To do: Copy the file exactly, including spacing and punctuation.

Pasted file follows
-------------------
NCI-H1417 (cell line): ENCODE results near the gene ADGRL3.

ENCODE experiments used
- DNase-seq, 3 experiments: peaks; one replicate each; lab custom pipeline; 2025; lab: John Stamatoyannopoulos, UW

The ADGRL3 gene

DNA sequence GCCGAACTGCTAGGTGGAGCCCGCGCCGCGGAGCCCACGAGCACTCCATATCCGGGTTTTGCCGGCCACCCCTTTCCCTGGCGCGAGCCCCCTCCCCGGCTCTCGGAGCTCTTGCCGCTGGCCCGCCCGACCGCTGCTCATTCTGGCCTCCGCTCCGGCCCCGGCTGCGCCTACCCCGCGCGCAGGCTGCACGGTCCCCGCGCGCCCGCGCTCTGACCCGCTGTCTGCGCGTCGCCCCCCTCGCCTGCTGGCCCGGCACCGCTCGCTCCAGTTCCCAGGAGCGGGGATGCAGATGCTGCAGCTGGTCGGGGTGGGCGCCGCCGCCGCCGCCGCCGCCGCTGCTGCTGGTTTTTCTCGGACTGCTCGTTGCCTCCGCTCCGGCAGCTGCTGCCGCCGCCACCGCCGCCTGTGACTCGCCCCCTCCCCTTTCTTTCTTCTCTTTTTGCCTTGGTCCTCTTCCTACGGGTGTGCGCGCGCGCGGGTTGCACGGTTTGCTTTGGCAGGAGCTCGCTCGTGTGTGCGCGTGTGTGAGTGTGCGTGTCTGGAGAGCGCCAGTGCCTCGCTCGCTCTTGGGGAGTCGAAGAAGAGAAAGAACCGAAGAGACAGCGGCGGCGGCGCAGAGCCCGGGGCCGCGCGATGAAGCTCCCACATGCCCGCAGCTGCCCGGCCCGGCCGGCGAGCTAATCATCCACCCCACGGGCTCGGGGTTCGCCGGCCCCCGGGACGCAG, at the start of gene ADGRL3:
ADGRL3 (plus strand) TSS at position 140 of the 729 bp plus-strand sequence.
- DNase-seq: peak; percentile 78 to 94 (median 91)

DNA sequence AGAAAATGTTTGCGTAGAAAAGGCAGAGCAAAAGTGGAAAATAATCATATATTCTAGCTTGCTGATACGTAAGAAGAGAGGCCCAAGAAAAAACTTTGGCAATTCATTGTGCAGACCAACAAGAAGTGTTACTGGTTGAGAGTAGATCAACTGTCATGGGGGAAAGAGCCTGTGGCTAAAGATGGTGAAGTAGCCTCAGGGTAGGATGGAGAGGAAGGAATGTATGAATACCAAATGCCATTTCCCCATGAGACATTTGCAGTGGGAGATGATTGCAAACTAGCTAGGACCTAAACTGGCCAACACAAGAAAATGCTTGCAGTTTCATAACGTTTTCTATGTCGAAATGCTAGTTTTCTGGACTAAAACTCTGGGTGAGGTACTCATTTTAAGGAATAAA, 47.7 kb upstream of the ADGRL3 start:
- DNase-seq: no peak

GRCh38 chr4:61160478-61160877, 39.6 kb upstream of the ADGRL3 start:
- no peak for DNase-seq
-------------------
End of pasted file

NCI-H1417 (cell line): ENCODE results near the gene ADGRL3.

ENCODE experiments used
- DNase-seq, 3 experiments: peaks; one replicate each; lab custom pipeline; 2025; lab: John Stamatoyannopoulos, UW

The ADGRL3 gene

DNA sequence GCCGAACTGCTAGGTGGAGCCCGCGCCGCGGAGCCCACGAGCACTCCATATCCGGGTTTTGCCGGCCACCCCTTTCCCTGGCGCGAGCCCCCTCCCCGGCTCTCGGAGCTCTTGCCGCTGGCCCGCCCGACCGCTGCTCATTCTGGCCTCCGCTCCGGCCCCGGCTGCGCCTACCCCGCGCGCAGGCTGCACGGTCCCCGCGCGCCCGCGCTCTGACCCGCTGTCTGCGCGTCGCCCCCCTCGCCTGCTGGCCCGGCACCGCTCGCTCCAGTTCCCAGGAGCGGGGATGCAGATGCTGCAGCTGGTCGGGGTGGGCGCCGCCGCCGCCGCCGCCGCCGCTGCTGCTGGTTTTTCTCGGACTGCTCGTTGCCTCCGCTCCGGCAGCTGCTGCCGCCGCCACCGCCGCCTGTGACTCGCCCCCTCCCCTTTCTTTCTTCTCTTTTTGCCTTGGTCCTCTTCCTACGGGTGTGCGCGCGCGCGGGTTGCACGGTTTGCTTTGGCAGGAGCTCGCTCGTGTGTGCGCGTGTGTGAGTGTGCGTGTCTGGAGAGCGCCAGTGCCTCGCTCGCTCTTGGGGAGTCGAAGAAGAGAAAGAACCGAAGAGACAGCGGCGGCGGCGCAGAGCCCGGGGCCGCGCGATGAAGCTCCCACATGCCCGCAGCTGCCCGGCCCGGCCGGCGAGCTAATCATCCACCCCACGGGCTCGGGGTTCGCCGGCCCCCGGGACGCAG, at the start of gene ADGRL3:
ADGRL3 (plus strand) TSS at position 140 of the 729 bp plus-strand sequence.
- DNase-seq: peak; percentile 78 to 94 (median 91)

DNA sequence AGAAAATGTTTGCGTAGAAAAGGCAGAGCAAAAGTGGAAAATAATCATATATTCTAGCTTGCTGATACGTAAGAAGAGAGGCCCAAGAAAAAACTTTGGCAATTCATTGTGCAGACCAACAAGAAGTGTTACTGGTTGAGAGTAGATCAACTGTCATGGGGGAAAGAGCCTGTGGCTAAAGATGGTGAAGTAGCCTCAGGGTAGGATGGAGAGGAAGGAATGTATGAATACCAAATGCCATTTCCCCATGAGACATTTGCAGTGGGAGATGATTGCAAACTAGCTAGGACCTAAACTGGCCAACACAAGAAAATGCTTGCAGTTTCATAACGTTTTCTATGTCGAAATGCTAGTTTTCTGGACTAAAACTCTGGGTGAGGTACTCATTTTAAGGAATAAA, 47.7 kb upstream of the ADGRL3 start:
- DNase-seq: no peak

GRCh38 chr4:61160478-61160877, 39.6 kb upstream of the ADGRL3 start:
- no peak for DNase-seq